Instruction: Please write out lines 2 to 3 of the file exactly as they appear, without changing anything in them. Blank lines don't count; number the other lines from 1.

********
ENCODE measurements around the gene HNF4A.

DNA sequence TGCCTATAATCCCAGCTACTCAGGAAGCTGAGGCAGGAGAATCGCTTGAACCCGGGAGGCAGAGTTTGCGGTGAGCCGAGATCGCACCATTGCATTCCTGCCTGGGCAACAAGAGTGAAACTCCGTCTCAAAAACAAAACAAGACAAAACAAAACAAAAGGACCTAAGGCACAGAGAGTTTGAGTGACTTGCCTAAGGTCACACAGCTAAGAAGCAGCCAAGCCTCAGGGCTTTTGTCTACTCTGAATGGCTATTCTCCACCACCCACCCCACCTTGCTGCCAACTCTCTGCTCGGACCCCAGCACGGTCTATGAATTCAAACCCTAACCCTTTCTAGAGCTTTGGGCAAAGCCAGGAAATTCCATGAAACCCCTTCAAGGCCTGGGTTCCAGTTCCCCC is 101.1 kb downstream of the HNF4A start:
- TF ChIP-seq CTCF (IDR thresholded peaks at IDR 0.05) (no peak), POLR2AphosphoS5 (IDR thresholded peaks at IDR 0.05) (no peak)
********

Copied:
DNA sequence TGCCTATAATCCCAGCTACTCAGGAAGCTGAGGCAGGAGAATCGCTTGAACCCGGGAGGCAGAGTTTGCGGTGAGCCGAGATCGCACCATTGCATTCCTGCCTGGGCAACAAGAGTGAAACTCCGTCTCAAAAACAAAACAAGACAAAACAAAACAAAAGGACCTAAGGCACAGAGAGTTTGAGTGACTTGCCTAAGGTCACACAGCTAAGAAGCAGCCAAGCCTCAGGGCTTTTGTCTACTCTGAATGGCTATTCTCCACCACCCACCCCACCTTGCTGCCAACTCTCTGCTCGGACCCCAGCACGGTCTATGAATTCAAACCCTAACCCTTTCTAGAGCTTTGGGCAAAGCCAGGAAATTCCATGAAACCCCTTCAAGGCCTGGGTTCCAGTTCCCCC is 101.1 kb downstream of the HNF4A start:
- TF ChIP-seq CTCF (IDR thresholded peaks at IDR 0.05) (no peak), POLR2AphosphoS5 (IDR thresholded peaks at IDR 0.05) (no peak)